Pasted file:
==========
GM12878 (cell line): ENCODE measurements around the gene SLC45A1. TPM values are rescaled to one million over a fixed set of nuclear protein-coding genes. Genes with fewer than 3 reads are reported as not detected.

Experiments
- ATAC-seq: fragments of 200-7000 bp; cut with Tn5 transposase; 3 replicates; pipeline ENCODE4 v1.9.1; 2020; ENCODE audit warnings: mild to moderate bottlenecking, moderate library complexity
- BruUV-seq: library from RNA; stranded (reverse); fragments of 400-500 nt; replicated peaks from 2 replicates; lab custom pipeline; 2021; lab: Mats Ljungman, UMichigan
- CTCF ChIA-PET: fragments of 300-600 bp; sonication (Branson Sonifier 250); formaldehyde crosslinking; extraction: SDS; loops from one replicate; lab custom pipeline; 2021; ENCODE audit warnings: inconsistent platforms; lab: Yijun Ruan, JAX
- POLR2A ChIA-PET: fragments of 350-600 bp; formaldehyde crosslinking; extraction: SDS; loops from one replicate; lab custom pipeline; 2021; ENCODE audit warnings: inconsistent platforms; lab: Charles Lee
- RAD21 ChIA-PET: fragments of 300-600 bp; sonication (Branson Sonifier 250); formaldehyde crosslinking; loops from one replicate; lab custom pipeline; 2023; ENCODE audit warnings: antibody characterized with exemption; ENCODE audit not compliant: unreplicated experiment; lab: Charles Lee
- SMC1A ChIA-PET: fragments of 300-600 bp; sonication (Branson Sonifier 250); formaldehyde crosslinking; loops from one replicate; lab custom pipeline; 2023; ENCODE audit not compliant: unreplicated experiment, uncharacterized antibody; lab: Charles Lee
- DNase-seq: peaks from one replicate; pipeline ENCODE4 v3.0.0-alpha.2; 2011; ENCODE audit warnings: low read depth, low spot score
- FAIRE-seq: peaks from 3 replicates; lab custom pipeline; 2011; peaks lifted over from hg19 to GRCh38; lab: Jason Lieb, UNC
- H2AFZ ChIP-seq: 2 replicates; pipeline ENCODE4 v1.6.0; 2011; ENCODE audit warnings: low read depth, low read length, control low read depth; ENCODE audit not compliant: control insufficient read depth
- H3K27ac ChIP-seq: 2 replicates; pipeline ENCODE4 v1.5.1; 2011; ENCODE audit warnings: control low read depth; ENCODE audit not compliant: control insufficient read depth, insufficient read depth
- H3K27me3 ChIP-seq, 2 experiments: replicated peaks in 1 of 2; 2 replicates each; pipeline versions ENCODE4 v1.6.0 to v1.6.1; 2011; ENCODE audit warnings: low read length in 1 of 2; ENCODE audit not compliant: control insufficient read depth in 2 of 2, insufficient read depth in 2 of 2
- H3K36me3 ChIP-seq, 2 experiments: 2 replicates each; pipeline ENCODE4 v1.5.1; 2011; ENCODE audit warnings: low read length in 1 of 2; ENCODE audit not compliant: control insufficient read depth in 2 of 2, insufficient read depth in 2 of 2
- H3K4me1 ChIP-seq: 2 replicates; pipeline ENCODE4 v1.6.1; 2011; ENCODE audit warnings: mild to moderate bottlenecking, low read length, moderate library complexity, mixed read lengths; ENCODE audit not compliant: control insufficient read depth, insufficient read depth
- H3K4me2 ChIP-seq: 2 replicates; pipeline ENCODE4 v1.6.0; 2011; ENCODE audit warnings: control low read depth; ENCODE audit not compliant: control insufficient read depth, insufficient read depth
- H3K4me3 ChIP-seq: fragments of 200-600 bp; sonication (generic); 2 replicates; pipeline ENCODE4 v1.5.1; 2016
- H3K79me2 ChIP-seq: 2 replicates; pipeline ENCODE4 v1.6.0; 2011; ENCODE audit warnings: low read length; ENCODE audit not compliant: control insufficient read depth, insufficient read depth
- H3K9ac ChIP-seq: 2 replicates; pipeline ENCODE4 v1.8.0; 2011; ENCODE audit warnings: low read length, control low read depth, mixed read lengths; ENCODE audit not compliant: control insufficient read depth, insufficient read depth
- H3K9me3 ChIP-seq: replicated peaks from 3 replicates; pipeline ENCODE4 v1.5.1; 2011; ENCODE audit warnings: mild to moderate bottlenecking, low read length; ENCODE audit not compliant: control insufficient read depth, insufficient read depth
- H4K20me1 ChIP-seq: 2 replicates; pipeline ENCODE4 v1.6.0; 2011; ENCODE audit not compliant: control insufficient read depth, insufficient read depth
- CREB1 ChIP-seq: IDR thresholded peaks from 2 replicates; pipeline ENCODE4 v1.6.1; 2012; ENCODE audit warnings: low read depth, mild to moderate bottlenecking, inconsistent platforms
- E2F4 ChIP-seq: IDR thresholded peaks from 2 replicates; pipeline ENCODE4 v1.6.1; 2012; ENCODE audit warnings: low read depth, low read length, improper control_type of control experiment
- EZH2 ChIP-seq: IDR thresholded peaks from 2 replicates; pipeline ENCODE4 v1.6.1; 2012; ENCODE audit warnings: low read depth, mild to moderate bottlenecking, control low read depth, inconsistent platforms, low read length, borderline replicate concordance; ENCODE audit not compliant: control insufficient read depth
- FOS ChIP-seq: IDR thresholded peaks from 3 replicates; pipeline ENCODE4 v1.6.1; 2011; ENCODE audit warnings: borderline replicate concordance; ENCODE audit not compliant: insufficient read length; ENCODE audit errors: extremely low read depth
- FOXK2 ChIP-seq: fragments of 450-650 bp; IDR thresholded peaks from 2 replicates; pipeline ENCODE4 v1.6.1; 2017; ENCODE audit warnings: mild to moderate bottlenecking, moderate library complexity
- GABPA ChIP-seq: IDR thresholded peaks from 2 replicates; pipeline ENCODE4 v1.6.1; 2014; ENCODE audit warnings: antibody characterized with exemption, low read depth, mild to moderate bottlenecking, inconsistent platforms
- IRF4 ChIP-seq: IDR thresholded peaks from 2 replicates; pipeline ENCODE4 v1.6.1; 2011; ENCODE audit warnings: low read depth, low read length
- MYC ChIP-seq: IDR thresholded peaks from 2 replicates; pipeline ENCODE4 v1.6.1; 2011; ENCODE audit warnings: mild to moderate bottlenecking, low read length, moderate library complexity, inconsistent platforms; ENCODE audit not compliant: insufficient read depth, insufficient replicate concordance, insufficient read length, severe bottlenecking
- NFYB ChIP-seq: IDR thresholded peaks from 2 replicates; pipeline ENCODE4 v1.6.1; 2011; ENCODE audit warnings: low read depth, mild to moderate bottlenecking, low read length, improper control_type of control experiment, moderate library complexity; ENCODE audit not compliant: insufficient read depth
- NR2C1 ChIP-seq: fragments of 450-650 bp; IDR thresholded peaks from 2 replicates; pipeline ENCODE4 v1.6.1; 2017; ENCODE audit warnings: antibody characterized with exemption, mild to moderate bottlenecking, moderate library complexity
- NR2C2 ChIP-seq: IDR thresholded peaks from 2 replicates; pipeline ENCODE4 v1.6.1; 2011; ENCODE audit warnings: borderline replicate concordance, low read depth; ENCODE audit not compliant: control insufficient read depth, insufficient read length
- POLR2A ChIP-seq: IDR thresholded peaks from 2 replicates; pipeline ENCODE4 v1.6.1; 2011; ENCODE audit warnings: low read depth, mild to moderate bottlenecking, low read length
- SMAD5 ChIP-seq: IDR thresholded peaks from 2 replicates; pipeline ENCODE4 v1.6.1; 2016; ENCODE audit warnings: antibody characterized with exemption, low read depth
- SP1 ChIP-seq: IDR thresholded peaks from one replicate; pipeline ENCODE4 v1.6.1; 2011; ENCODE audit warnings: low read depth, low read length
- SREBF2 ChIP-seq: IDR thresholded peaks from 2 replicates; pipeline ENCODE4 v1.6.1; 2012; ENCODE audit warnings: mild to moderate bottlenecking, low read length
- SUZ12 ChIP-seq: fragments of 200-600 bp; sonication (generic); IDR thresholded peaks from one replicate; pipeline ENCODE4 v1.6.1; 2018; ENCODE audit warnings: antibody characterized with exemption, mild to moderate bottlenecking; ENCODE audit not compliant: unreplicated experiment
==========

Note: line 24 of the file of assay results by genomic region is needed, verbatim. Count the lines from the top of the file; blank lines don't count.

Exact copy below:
- EZH2 ChIP-seq: IDR thresholded peaks from 2 replicates; pipeline ENCODE4 v1.6.1; 2012; ENCODE audit warnings: low read depth, mild to moderate bottlenecking, control low read depth, inconsistent platforms, low read length, borderline replicate concordance; ENCODE audit not compliant: control insufficient read depth